Building A Community is the Key to Workplace Happiness
Some days, we spend the majority of our waking hours with coworkers, which is why these relationships play such an important role in our overall sense of workplace happiness. When this interaction takes place in a positive environment, we're more likely to be satisfied in our jobs and attain long-term success.
According to the latest annual Labor Day survey by The Conference Board, 51 percent of US employees report feeling satisfied at work, with "people at work" ranking as the biggest factor contributing to job satisfaction. Some days, we spend the majority of our waking hours with coworkers, which is why these relationships play such an important role in our overall sense of workplace happiness. When this interaction takes place in a positive environment, we're more likely to be satisfied in our jobs and attain long-term success.
Fostering strong, supportive relationships with your coworkers takes time and some amount of effort, but it's also worth it for the enjoyment it brings during those long hours in the office. If you're looking to increase your happiness at work, here are some ways to build a community within your company.
Take Advantage of Networking Opportunities
Forming solid relationships with your coworkers helps you become more engaged in the office and can lead to longer-term success. If you'd like to build these types of connections, you can start by networking within your company. Networking events sponsored by larger companies offer the chance to meet others in the organization with similar interests. If no formal networking process is provided at your company, you can still develop informal connections by attending work-related activities such as community service days and other interdepartmental get-togethers to find others with similar interests, career experience, and backgrounds.
Seek Mentors to Steer You in the Right Direction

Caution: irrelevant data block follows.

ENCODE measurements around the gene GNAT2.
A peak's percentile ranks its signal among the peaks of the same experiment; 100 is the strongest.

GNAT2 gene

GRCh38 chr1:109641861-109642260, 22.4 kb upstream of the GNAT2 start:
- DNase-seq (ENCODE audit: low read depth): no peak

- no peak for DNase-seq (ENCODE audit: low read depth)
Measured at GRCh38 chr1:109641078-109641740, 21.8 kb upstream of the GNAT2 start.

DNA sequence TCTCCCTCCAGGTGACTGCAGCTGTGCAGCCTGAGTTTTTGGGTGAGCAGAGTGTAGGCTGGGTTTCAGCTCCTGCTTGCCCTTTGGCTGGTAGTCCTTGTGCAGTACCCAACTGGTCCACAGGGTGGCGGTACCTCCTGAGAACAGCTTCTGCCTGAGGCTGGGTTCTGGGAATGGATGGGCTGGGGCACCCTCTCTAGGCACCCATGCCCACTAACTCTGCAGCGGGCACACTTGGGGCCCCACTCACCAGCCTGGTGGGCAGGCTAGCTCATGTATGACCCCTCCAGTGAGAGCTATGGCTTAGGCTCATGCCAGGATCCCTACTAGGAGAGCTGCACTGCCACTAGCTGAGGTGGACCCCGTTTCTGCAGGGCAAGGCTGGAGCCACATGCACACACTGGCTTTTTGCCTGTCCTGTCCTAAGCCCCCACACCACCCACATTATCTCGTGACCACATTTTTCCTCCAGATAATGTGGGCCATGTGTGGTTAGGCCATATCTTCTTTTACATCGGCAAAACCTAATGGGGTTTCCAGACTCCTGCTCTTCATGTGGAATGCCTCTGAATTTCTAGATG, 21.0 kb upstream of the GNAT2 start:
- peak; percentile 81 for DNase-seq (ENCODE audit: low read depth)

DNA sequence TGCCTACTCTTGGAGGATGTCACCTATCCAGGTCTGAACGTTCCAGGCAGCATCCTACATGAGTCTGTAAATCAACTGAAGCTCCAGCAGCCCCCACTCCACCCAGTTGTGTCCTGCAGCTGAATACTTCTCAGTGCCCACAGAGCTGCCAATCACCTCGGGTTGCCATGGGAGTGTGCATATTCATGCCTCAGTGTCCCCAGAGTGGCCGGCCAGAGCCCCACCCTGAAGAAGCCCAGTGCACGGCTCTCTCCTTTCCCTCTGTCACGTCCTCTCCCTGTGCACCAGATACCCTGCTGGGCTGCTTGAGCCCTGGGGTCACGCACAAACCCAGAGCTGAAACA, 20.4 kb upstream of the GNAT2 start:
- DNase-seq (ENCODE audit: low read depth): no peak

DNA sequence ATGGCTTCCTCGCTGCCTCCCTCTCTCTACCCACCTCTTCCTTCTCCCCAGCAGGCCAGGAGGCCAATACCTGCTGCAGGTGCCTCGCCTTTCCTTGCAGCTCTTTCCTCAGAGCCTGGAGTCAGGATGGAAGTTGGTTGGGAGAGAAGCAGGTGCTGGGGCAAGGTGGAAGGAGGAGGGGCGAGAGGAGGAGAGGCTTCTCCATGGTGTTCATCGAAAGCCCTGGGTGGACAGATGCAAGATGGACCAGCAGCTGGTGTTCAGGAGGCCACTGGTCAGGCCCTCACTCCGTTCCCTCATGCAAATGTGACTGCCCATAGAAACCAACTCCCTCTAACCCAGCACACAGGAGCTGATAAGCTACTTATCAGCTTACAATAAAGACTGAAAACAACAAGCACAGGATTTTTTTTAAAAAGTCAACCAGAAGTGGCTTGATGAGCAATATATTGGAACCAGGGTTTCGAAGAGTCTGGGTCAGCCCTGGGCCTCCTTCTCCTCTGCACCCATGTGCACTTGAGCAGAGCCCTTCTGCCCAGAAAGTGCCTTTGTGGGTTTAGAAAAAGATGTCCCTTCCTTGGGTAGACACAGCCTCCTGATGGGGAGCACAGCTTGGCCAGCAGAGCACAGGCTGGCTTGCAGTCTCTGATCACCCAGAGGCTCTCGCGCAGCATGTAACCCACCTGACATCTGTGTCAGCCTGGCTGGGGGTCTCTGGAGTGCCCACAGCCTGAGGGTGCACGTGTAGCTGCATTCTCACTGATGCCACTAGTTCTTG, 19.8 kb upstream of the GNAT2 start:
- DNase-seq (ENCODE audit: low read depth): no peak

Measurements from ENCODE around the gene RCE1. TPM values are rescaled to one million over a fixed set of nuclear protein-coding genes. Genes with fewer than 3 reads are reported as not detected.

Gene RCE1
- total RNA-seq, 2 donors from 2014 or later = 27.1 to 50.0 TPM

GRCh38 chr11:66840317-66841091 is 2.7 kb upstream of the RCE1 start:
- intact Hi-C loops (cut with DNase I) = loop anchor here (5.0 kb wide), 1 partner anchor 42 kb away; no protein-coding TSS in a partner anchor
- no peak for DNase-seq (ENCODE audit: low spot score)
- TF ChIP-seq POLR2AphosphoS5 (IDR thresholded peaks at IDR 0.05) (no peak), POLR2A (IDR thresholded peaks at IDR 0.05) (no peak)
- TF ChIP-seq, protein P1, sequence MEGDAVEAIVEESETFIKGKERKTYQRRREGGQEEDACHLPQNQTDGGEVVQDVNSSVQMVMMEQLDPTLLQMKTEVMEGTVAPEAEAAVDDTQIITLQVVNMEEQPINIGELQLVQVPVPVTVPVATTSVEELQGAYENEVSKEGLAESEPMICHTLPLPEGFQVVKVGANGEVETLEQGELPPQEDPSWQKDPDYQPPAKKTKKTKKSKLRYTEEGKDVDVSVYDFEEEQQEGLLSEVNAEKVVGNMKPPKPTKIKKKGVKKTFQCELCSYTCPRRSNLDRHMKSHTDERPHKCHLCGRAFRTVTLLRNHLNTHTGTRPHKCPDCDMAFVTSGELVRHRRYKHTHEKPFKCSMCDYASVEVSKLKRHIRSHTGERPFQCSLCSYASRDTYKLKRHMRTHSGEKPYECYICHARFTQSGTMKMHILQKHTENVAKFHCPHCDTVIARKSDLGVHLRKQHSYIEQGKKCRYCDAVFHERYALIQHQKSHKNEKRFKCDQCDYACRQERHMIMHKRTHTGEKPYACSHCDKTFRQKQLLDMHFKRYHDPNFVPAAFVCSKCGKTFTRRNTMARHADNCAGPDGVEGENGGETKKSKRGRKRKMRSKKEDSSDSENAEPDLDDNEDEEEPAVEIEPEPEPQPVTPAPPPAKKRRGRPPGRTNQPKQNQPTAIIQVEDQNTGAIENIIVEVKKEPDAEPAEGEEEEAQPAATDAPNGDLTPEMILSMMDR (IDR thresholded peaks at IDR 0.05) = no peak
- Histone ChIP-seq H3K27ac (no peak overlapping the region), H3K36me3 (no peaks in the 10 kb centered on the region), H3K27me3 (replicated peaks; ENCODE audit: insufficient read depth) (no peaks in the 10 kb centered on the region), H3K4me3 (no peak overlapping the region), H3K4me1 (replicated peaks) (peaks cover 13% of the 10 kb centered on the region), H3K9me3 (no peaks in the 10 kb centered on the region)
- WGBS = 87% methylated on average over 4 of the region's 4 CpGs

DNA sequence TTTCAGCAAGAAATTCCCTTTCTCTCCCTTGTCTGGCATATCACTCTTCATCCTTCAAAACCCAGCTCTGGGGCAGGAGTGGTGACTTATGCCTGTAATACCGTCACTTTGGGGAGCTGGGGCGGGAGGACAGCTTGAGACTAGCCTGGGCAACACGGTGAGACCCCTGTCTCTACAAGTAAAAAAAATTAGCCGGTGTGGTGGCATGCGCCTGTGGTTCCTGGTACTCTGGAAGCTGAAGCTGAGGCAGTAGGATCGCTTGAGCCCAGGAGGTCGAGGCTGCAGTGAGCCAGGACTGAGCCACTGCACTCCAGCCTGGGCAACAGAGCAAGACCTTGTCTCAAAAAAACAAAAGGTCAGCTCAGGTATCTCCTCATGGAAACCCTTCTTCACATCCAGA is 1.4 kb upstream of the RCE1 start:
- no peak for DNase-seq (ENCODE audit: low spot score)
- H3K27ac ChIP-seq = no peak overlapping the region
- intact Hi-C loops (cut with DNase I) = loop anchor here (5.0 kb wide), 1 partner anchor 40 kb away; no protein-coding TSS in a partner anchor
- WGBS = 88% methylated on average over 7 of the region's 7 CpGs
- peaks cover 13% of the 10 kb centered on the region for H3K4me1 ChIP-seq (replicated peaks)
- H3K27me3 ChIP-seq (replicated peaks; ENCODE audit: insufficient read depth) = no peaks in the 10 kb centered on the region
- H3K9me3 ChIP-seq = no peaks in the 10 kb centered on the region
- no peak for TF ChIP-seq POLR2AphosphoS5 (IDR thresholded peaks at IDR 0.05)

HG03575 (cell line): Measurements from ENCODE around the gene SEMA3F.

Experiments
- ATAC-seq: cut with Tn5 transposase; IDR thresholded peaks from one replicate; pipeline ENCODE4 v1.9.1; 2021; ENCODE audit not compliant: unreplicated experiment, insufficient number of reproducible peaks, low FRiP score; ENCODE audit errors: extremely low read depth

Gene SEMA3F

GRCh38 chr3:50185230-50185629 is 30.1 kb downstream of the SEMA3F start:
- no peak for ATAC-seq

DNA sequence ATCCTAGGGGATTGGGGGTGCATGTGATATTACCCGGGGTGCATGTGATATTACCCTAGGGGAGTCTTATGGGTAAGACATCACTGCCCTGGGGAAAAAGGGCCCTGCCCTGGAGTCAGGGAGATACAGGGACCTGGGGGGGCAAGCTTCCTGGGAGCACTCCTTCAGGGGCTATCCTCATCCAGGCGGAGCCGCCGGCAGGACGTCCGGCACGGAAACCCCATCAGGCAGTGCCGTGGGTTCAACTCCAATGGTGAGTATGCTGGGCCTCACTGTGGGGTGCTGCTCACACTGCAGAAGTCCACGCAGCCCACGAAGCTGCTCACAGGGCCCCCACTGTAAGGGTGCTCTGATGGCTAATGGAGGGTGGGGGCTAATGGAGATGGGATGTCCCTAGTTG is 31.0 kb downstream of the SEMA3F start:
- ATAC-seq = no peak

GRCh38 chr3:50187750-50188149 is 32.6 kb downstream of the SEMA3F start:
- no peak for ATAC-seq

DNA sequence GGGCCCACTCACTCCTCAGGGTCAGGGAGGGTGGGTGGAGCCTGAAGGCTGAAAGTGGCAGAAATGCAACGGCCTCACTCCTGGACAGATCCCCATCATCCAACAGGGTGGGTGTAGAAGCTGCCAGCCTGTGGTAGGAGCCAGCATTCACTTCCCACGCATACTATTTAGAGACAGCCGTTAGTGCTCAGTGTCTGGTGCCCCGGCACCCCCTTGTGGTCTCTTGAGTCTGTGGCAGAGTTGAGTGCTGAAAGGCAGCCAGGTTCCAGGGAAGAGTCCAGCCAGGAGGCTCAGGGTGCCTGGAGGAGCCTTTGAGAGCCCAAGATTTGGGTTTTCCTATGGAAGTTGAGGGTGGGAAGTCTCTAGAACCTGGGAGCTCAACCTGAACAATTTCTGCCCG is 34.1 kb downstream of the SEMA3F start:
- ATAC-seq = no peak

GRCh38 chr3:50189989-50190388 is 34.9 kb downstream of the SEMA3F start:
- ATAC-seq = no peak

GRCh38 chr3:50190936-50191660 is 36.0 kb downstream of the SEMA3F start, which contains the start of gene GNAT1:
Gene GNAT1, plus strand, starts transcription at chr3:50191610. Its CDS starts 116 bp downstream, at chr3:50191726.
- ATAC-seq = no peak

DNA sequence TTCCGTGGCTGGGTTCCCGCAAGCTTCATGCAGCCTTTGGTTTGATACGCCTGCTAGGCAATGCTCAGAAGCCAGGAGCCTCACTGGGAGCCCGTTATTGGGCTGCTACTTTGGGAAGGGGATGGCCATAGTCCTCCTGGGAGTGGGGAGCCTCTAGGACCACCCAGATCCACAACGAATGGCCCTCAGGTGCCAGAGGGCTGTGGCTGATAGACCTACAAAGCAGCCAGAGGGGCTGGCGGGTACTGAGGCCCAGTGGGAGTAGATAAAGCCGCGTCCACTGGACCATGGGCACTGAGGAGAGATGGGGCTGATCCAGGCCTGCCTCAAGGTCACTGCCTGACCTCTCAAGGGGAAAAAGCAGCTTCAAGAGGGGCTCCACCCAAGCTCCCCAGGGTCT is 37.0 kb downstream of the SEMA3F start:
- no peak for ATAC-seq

You don't necessarily need to network with people at your own level, though that may be the easiest place to start. Seeking a mentor to help guide your career can be an invaluable resource. If mentorship programs are offered at work, take advantage of the opportunity to connect with someone at the management level. This will provide you with a resource to call on for support or advice, such as when questions arise that you wish to run by someone outside of your chain of command or outside of your department.
Join Workplace Committees or Resource Groups
Consider joining workplace committees that will not only expand your network outside of your department but also provide an opportunity for developing leadership skills and knowledge about the company as a whole. You could also join an employee resource group which brings together employees with shared interests and common experiences. The Key Business Impact and Networking Groups (KBINGs) at Key are employee resource groups which reinforce the diverse and inclusive culture at Key. The objective of these groups is to create a supportive environment where all employees feel valued and can find ways to succeed. The relationships fostered with KBINGs help to identify top talent, make sure career development opportunities are given to those who would most greatly benefit, and provide everyone a chance to network with others throughout the company. Groups like KBINGs help you develop a company-wide pool of resources that you, in turn, can count on when you need career support or advice.
Find Ways to Stay Engaged With Your Coworkers
A recent Gallup poll reported that employee engagement is on the rise as companies are learning better ways to motivate and reward their workers. Improving relationships with coworkers was also a factor listed as contributing to increased engagement at work. If you feel less engaged with your job, expanding your work community can help. Ask for updates from coworkers in order to stay on top of what's going on in your department and company as a whole. Be an active listener in meetings and offer suggestions about process improvement. Surround yourself with a team you can rely on and work together to reach your goals. And if you still find yourself growing bored, it may be time to seek additional opportunities by reaching out to your company-wide network.
Create Opportunities to Build Community Outside of Work
Another way to build a sense of community with coworkers is to take time out of the day to get to know each other. If no one else is willing, offer to organize department-wide social events in a more relaxed environment, like a trip to a baseball game. Celebrate birthdays and promotions or welcome new employees with monthly meetings. Company-sponsored community service activities provide the opportunity to interact with your coworkers in a different setting and build upon your in-office relationships.
Remember, everyone develops their own network at their own pace. If your first attempts to connect with coworkers don't work as well as you'd like, don't be afraid to seek out other opportunities. Companies want to foster workplace happiness and will often offer more than one avenue for networking.